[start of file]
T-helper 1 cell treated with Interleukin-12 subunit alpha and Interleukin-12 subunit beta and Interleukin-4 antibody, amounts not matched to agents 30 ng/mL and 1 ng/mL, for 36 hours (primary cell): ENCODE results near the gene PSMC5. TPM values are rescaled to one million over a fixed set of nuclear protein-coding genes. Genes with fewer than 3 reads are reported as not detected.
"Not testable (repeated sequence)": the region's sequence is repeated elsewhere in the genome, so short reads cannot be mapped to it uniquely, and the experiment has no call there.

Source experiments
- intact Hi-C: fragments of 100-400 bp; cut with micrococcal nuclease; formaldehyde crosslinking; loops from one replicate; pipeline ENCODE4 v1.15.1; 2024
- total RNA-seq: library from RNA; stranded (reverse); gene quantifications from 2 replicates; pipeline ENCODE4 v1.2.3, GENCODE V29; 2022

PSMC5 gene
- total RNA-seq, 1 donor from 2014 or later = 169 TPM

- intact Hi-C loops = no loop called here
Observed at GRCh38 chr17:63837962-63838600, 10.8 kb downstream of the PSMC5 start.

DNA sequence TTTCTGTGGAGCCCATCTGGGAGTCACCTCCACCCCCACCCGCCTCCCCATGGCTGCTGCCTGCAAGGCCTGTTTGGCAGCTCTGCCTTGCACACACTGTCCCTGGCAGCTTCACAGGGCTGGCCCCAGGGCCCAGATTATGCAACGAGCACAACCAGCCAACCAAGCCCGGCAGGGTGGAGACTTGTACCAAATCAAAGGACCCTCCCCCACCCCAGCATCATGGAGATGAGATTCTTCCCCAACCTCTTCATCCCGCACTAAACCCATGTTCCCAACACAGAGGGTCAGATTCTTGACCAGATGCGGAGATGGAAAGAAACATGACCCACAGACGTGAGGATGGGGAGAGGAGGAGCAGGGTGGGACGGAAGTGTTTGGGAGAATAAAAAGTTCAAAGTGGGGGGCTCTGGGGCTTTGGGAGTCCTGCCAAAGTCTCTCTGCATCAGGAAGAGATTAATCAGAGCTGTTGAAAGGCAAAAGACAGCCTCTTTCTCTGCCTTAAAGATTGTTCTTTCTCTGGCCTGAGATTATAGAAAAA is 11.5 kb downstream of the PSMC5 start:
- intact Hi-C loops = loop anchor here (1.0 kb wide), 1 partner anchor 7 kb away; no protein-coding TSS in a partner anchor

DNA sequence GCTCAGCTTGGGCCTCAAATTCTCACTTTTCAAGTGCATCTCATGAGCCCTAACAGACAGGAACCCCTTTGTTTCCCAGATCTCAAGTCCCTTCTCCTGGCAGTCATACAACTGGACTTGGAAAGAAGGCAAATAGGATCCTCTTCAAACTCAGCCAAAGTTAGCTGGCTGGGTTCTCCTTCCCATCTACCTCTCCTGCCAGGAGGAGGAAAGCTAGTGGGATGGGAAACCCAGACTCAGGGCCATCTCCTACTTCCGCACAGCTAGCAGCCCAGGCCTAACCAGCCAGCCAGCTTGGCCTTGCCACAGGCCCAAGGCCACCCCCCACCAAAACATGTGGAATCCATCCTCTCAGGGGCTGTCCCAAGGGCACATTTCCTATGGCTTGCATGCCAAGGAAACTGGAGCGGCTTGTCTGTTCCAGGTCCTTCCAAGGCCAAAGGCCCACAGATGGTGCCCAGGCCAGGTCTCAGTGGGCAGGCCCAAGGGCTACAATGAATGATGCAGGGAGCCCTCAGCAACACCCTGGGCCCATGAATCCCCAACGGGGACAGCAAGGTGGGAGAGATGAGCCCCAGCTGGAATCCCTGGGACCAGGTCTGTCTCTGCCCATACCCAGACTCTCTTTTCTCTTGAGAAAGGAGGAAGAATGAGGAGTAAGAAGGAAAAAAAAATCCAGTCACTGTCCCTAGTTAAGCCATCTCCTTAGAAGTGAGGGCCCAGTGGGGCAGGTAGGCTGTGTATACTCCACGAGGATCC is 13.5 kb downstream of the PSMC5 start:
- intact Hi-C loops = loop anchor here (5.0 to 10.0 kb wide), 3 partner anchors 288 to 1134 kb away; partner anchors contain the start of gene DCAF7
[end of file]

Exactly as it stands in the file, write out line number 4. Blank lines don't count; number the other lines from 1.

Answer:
- intact Hi-C: fragments of 100-400 bp; cut with micrococcal nuclease; formaldehyde crosslinking; loops from one replicate; pipeline ENCODE4 v1.15.1; 2024